03-12-2018 09:08 AM - edited 03-12-2018 09:12 AM
I'm having a problem where the Vive playback has a slight but consistent jumpiness/stutter, seemlingly regardless of scene complexity. We have a fairly complex scene that shows jumpiness and reports missed frames, but when we remove almost all of the geometry to make the scene super simple the jumpiness and missed frames is reduced but does not completely go away. The Task Manager shows that both the CPU and GPU are running at below 35% capacity for the reduced scene, with 0% disk access.
This is all on a Razer Blade laptop with a nVidia GTX 1060 card (not a 1060M oddly). Also, the motherboard on this laptop has Intel HD 630 Integrated graphics, so it really has 2 GPUs. The Task Manager is reporting that both SteamVR and the app is running on the nVidia card, and I've even disabled the Intel GPU in the Device Manager (I didn't see any way to do it in the laptop's BIOS) and the results are the same.
The tracking seems solid and I've always done standing calibration before working with the app. The firmware is up-to-date on the HMD and Base Stations.
The jumping/stuttering is most noticeable when turning the head rapidly from side to side, but even when the HMD is not moving there is a periodic red blip for a missing frame in the Settings display. Also, when the app is running I get a red "Application" in Settings. When I display frame timing, I can see spikes above 11ms, but they seem to be mostly in idle, not any of the other colors. When I show details, I see spikes in "Wait for Present Spin", "Total GPU" (downward), "Compositor Render Sta", "Compositor Update En", "New Frame Ready", "New Poses Ready" and "Wait Get Poses Called" (the names get cut off), although it is hard to tell if one of those is causing spikes in the others.
I get basically the exact same behavior when running the Steam Tours app after our app has closed out. I even see a slight jumpiness when nothing is running (just the grey hemisphere) - then I don't see any read missing frame lines but I do see a red "Compositor " in Settings.
I have tried turning off WiFi, quitting any other application or system processes that are more than 0% on the Task Manager, and stopping a lot of services and nothing seems to help. The laptop is running Windows 10 Home 64-bit and the CPU is a 4-core/8-thread i7 at 2.8 GHz. It's running a hard disk which is probably at 5200 RPM I would guess.
At this point I'm stumped. The next step is to wipe the disk and re-install Windows fresh to see if that makes a difference.
Any ideas before that would be appreciated.
03-12-2018 10:43 AM
Update: I've set up a similarly configured desktop PC (GTX 1060) right next to the laptop. When I move the Vive cabling over to the desktop PC and sit in the exact same place I see almost no jitter/stutter. So it isn't any reflections in the environment or anything. It must be something in the laptop itself.
03-12-2018 12:14 PM
That being the case, a fresh Windows install might be just the ticket. Before we go that far though, is there anything installed on the old machine that might be using up clocktime/processor speed? You've got power settings maxed out and everything, right?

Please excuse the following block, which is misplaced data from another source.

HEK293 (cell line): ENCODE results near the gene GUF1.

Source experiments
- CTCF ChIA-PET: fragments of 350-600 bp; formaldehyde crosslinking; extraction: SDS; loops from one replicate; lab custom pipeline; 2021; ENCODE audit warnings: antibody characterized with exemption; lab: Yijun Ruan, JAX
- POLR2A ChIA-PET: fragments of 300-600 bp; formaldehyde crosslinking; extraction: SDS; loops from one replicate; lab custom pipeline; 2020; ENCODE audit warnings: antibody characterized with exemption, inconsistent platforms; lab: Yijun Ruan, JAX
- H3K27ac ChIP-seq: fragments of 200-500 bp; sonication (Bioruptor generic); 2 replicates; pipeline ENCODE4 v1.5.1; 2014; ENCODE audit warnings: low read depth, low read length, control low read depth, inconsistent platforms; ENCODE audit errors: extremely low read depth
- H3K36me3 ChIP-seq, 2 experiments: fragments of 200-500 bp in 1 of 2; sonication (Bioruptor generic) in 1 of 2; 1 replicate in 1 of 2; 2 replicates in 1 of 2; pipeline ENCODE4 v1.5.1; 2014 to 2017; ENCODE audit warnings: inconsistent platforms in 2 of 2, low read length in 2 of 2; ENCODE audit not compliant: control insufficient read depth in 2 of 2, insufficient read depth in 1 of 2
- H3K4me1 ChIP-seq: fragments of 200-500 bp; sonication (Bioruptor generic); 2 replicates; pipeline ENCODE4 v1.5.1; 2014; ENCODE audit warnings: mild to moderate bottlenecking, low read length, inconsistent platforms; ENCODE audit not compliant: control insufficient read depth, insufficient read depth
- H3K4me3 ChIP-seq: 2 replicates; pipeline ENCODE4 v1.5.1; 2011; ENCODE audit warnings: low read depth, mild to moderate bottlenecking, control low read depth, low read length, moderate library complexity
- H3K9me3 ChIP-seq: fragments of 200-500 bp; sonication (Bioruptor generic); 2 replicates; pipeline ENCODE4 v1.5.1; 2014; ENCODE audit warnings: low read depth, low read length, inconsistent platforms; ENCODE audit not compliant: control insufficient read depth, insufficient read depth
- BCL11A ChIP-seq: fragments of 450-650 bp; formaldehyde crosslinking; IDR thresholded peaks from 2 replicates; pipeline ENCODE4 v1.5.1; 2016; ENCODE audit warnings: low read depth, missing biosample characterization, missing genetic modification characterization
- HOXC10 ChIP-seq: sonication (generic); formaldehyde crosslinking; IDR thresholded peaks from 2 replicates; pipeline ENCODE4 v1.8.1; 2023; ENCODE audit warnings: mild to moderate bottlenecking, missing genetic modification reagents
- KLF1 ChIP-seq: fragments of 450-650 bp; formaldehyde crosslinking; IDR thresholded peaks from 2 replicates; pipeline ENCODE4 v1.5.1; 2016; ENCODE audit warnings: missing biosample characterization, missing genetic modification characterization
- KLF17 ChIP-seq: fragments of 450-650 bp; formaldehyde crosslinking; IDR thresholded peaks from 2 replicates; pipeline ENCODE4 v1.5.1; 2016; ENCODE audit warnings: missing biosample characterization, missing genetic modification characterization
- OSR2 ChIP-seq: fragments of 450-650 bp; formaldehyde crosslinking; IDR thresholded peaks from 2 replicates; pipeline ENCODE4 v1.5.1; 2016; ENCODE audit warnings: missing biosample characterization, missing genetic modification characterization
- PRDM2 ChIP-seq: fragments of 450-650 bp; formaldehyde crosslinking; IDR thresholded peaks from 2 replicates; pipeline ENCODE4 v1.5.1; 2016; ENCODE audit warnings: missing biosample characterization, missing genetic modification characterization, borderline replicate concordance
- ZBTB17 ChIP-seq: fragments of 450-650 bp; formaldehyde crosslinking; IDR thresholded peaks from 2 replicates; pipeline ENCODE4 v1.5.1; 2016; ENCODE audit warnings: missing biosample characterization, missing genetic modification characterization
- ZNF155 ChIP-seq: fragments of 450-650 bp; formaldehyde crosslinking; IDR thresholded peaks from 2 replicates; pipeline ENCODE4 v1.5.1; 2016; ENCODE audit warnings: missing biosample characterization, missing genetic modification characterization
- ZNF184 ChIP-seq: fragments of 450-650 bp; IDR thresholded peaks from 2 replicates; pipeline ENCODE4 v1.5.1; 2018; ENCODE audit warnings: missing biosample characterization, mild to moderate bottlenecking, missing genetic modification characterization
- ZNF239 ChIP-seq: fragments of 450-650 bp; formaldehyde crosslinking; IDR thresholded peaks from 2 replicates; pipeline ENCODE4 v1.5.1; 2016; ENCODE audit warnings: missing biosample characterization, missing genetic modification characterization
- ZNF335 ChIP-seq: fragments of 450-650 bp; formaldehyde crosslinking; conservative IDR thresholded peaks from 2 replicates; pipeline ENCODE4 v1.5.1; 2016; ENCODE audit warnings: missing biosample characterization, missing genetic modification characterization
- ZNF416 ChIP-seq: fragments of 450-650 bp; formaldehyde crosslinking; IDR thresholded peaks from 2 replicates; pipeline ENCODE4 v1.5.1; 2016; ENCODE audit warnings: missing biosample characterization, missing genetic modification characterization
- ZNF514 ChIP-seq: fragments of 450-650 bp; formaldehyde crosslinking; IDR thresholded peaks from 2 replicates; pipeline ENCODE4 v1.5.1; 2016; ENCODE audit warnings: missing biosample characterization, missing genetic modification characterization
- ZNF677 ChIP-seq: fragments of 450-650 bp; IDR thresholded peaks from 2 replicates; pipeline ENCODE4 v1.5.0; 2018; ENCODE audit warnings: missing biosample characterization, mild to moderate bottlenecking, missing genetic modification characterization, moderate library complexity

03-12-2018 01:26 PM
As far as I can tell, everything is maxed out. I killed a bunch of processes and services that looked like they might be stealing cycles but nothing seemed to matter.
03-12-2018 02:50 PM
Yes. "Allow asynchronous reprojection" and "Allow interleaved reprojection" are both on. I tried turning them off but it didn't seem to make any difference.
Update: we ended up restoring the factory Windows 10 installation on the laptop. Preliminary tests seemed to show that the jittet/stutter was greatly reduced. We are now doing a Windows Update, since the Windows version from the restore partition was ancient. This is taking forever but I will report when it is done.
03-12-2018 09:51 PM
I get slight stutter when turning with my headset as well, almost not there if I close Unity editor. Laptop Asus Strix nvidia 1050 ti. In the Nvidia settings, use set to performance, and use the Nvidia chip instead of the Intel HD. Looks like you already did that. I also use a M2 hard drive. So to get rid of the slight stutter, I don't think you will. And depending on certain games, it is even worse. Gorn for example uses real shadows and lags to heck now since they updated their game and filled it with a ton more meshes. There might be some other settings to boost the fps but I think it shifts from 60-90 while moving/turning. I can confirm moving the [CameraRig] provided by SteamVR for Unity creates major FPS issues.
03-15-2018 09:49 AM
So in your case, the stutter only occurs when you have Unity editor open as well?
03-15-2018 12:19 PM
Having Unity Editor open takes resources. The stutter is because the system is not running at 90fps constantly. If I use the desktop computer I have, it's perfect. The laptop just has a hard time staying at 90fps the entire time. Turning with the headset reduces the FPS. I have pretty good specs for my laptop, including M2 hard drive, it is just slightly less spec than a desktop. I am pretty sure that is what the other guy is experiencing too. Some games are far worse laggy. Gorn for example, lots of stutter but this game uses real time shadowing, no VR game should at this point. Turning down sample size can reduce the stutter. It is possible the stutter is because the video card is not necessarily as powerful or maybe because it has to go through the Intel HD port first, a lot of these laptops use Intel HD 4000+ as the HDMI port. It is not directly connected to the NVidia card, we use settings to make it work. This is why Oculus doesn't work at all, they haven't cared to make it work while the Vive does.